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HEADLINES AT A GLANCE
Japan's Internet Largely Intact After Earthquake, Tsunami
Computerworld (03/13/11) Jaikumar Vijayan
Japan's Internet infrastructure demonstrated surprising resilience in the face of the recent earthquake and tsunami, as most Web sites remain in operation and the Web is still accessible to support crucial communication functions, says Renesys' James Cowie. About 100 of Japan's 6,000 network prefixes were removed from service immediately following the quake, only to start to reappear on global routing tables in a matter of hours. A similar recovery was seen in Web traffic to and from Japan, while traffic at Japan's JPNAP Layer 2 Internet exchange service seems to have slowed by only 10 percent since March 11. Cowie says that one possible reason why Internet connectivity was less affected by the quake than other Japanese infrastructure is that undersea cables remained relatively intact, and the only noticeable breaks were in two segments of Pacnet's EAC submarine cable system, which caused blackouts in several Japanese, Filipino, and Hong Kong networks. Damage also appears to have occurred in sections of the Pacific Crossing submarine cabling system linking the United States to Asia. Cowie says that Japan's attempts to construct a dense web of domestic and international Internet connectivity "may have allowed the Internet to do what it does best: Route around catastrophic damage and keep the packets flowing, despite terrible chaos and uncertainty."
Poker Bots Invade Online Gambling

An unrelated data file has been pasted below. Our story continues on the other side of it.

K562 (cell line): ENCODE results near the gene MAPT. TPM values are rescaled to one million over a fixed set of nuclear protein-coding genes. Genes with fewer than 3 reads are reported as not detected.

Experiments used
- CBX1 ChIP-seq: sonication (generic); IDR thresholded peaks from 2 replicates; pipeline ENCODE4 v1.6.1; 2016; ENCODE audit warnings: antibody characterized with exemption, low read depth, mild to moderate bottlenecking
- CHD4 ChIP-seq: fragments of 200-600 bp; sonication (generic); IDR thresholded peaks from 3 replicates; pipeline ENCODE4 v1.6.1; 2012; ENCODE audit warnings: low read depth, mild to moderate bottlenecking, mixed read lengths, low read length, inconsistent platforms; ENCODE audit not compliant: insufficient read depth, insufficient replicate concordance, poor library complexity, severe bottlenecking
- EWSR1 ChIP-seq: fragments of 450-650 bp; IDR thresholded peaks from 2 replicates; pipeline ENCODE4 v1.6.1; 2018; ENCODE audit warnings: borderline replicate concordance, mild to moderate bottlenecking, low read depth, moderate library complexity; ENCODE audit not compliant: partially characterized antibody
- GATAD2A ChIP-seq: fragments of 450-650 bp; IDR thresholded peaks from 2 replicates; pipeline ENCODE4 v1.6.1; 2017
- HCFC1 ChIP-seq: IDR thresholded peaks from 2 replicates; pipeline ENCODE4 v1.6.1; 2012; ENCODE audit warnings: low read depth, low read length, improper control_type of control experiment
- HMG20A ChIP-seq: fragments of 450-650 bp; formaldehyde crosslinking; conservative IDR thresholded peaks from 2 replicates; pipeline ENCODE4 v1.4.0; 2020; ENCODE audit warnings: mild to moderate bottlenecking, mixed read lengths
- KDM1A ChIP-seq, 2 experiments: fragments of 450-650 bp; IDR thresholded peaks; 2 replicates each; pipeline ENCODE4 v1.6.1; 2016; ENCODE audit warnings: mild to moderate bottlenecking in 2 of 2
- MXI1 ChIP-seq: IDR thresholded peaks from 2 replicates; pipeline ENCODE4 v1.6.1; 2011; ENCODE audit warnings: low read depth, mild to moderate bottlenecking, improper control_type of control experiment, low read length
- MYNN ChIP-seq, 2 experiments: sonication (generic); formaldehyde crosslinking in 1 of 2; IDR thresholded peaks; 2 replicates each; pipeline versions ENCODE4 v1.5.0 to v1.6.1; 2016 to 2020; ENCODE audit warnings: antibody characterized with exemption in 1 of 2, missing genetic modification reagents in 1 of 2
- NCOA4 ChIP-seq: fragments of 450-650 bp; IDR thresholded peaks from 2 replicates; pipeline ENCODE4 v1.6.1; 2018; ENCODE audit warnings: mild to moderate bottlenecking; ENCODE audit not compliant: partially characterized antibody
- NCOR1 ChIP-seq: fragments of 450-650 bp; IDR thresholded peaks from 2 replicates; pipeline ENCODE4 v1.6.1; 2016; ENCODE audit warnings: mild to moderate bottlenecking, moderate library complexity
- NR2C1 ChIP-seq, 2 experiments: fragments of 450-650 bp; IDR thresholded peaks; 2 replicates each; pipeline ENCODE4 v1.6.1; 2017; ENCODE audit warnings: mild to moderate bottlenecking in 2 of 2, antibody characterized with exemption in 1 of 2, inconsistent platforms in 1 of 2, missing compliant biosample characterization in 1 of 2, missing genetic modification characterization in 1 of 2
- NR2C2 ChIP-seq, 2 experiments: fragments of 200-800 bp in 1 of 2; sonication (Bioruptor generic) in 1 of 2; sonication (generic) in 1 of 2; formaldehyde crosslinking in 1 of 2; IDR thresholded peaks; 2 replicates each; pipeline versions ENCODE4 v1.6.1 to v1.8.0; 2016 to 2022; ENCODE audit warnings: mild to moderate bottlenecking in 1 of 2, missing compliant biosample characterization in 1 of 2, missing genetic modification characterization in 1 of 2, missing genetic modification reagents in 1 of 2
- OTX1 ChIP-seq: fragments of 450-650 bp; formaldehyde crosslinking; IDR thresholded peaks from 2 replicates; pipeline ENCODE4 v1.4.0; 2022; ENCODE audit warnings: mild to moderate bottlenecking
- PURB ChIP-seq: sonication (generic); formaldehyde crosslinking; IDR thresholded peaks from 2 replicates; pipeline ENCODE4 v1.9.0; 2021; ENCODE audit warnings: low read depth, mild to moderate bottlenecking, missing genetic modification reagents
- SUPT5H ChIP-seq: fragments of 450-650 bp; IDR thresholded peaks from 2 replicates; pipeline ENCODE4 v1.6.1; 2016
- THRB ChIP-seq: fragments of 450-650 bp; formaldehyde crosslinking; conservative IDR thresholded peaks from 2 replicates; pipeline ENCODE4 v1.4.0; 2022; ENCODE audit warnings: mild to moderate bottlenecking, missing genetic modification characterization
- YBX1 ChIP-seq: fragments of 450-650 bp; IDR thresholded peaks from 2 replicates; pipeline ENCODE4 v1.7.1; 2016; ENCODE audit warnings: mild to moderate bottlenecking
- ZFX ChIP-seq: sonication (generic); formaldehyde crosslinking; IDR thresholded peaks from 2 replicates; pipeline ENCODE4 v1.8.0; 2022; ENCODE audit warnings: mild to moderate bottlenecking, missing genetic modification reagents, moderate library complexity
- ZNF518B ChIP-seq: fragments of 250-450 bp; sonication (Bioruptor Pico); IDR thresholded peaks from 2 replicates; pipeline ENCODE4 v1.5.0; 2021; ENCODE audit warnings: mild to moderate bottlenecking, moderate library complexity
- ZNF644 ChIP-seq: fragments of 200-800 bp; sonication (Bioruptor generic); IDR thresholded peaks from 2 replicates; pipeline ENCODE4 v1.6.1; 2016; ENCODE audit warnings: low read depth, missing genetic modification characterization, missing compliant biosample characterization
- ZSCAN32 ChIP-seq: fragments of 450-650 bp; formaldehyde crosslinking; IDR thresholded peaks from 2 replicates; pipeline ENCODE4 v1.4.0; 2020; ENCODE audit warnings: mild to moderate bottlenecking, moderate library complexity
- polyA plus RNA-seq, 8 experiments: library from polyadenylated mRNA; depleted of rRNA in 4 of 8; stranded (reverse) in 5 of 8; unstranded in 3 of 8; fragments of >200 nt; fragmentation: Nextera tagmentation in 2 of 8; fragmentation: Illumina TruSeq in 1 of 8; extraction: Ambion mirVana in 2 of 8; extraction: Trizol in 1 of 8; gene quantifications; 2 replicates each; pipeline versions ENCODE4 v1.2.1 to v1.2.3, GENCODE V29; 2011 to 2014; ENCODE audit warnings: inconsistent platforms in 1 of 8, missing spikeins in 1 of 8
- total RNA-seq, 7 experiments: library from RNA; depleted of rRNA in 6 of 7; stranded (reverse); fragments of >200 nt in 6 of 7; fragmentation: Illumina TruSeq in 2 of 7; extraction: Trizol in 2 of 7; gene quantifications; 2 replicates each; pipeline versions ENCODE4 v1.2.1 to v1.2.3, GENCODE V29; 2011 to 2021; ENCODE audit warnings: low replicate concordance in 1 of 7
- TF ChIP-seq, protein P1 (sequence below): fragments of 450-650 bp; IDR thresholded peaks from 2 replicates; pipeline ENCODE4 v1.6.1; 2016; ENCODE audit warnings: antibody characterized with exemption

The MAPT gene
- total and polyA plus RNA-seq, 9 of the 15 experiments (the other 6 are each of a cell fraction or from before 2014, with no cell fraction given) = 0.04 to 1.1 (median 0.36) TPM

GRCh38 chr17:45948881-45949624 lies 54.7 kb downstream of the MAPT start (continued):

New York Times (03/13/11) Gabriel Dance
Artificial intelligence advancements have made it possible for poker bots to be skilled enough to win tens of thousands of dollars on major game Web sites, which has prompted a push to crack down on them. Improvements in the way scientists program game-playing software are making poker bots more proficient. However, poker bots are not as skilled at games as chess programs, largely because poker deals with many unknown factors, such as opponents' cards and their style of play. Poker bots also must run millions of simulations prior to a match, but storing, much less computing, information for all possible scenarios would be improbable, even with modern computers' sizable memory capacity. Many of the poker bots available online were developed by programmers as a hobby or personal exercise, and Shanky Technologies co-founder Brian Jetter says while some poker bot buyers think they can use them to make money, others employ them in intellectual pursuits. Meanwhile, Carnegie Mellon University professor Tuomas W. Sandholm says that poker bots "can rival good players, but not the best--yet."
New Technology Would Dramatically Extend Battery Life for Mobile Devices
University of Illinois at Urbana-Champaign (03/10/11) Liz Ahlberg
University of Illinois researchers have developed a new form of ultra-low-power digital memory that is faster and uses 100 times less energy than conventional memory systems and could lead to future portable devices with much longer battery life between charges. "I think anyone who is dealing with a lot of chargers and plugging things in every night can relate to wanting a cell phone or laptop whose batteries can last for weeks or months," says Illinois professor Eric Pop, who led the research. Although current mobile devices use flash memory to store bits as charge, the industry has been experimenting with power phase-change materials (PCM), in which a bit is stored in the resistance of the material, which can be switched. The Illinois researchers lowered the power per bit to 100 times less than in modern PCM memory by using carbon nanotubes instead of metal wires to reduce its size. "By using nanoscale contacts, we are able to achieve much smaller power consumption," says Illinois graduate student Feng Xiong. Nanotube PCM memory could increase a device's energy efficiency to the point where it could run simply by harvesting its own thermal, mechanical, or solar energy, with no additional battery required, Pop says. The technology also could be used to increase data storage and supercomputing efficiency.
A Search Engine for the Human Body
Technology Review (03/11/11) Tom Simonite